$250 lighter and infinitely lighter-hearted, we headed home less than an hour after our arrival. While I no longer will be preparing small marrow bones for Jeter, it is reassuring to know that top-notch emergency veterinarian care is nearby. Also comforting was hearing from the staff that they see this same situation about once a month – and that it’s just about always a Labrador.
Does anyone else remember that abbreviation meaning something else back in the day? I’m not talking about the state of Connecticut either. These days, however, CT is the short form of Computerized tomography aka a Cat Scan or the test I had yesterday afternoon.
If you’re (fortunately) not familiar with CT scans, allow me to share the experience. Following blood work to ascertain the functioning of one’s kidneys, the patient is positioned, injected with saline followed by dye, and then moved into the machine for a few minutes. When the technician has everything they need, one is released to await results from their physician.
The images are essentially immediately viewable and, if you’re lucky, you hear from your doctor quickly. For me, this is the hardest part of the test and the longer I wait, the more convinced I become that there is something seriously wrong. Something so terrible the doctor doesn’t even have words for the sheer awfulness of the results. Yep, that’s what happens, at least in my mind.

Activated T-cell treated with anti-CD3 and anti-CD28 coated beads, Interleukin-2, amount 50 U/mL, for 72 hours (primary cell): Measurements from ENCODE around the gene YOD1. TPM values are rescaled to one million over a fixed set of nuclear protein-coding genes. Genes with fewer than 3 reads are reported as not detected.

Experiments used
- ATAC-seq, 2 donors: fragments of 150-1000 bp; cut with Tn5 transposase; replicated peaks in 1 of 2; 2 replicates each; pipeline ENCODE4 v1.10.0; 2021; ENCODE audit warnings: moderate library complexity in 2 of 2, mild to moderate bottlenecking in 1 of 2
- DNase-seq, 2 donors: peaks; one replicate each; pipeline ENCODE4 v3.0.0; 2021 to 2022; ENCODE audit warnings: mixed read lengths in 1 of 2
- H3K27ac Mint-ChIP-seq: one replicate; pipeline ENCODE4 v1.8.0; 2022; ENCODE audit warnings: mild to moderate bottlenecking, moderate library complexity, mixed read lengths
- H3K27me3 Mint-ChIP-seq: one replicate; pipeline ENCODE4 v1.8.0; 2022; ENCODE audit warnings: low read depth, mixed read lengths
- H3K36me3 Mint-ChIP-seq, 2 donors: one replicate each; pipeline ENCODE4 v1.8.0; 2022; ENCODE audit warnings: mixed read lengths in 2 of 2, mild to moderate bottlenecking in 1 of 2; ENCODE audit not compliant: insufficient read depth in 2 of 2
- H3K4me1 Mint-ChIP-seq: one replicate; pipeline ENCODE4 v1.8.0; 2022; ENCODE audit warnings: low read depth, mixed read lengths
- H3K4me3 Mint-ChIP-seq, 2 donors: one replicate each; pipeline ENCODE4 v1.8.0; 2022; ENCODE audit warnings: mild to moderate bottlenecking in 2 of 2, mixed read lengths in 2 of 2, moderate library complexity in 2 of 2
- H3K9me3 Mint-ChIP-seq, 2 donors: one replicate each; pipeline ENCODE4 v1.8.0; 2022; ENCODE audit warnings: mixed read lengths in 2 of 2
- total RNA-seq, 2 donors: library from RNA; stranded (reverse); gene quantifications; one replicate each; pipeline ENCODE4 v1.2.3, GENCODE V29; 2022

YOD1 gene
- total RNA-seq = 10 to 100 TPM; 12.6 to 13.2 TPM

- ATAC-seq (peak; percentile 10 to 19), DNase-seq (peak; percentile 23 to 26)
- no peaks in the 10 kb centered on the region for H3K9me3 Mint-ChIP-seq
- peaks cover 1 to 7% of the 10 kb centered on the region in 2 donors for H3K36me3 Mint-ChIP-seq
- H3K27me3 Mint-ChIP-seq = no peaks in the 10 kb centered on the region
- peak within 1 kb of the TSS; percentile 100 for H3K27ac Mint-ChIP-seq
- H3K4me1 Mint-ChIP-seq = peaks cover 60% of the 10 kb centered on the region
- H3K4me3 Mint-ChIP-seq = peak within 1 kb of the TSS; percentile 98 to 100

After 10 days of worry, 4 visits to medical facilities, and an inconclusive biopsy, I was a bit on the edge. When my surgeon finally called this afternoon to give me the (good!) news, I was so stunned that I didn’t know what to say…
She doesn’t feel the need to operate to remove this latest lump. She’s of the opinion that the lump is a “fried” salivary gland which shows no sign of malignancy. I’m to be closely monitored and the prognosis could change, but, for now, no surgery. I know there will be some disappointed folks out there – namely the friends who have sincerely offered to cook, drive and sponge bathe me, but I’m sure we can work something out.
Never has a good CT been so appreciated.
Filed under cancer, medical
Inspired by this sunflower.
Since I’ve shared the part of my weekend when I did do things myself, I believe it is only fair to also share the days since then when I’ve been very much accompanied. Monday I went to see my ENT. I wasn’t alone. My doctor pretty much did what I expected – an in office fine needle biopsy, orders for some blood work and a CAT scan and the promise of a call to schedule surgery. Whatever it is, it’s coming out.
Because I had been so open prior to the appointment, I felt compelled to report back to my friends, both “real” and virtual, to share the news from my office visit. The warm wishes, promises of prayers, and offers for assistance have left a greater mark on me than that bruise, or any of the already existing scars, on my neck. Thank you, friends.
Two days post-appointment, blood work done, anticipated CAT scan tomorrow and surgery three weeks away, I am bolstered and protected by the people I love, people who have demonstrated that they return the feeling. Although I’ve been down this path before, in terms of medical intervention, this sense that my being taken care of is a concern to many, is new. And cherished.
So, pathology should be back in a matter of days and in just a few weeks this latest (and literal) bump in the road will be gone. Thanks for traveling this path with me, and to someone who has allowed me to ride shotgun for a change, thank you for taking the wheel. I so appreciate it.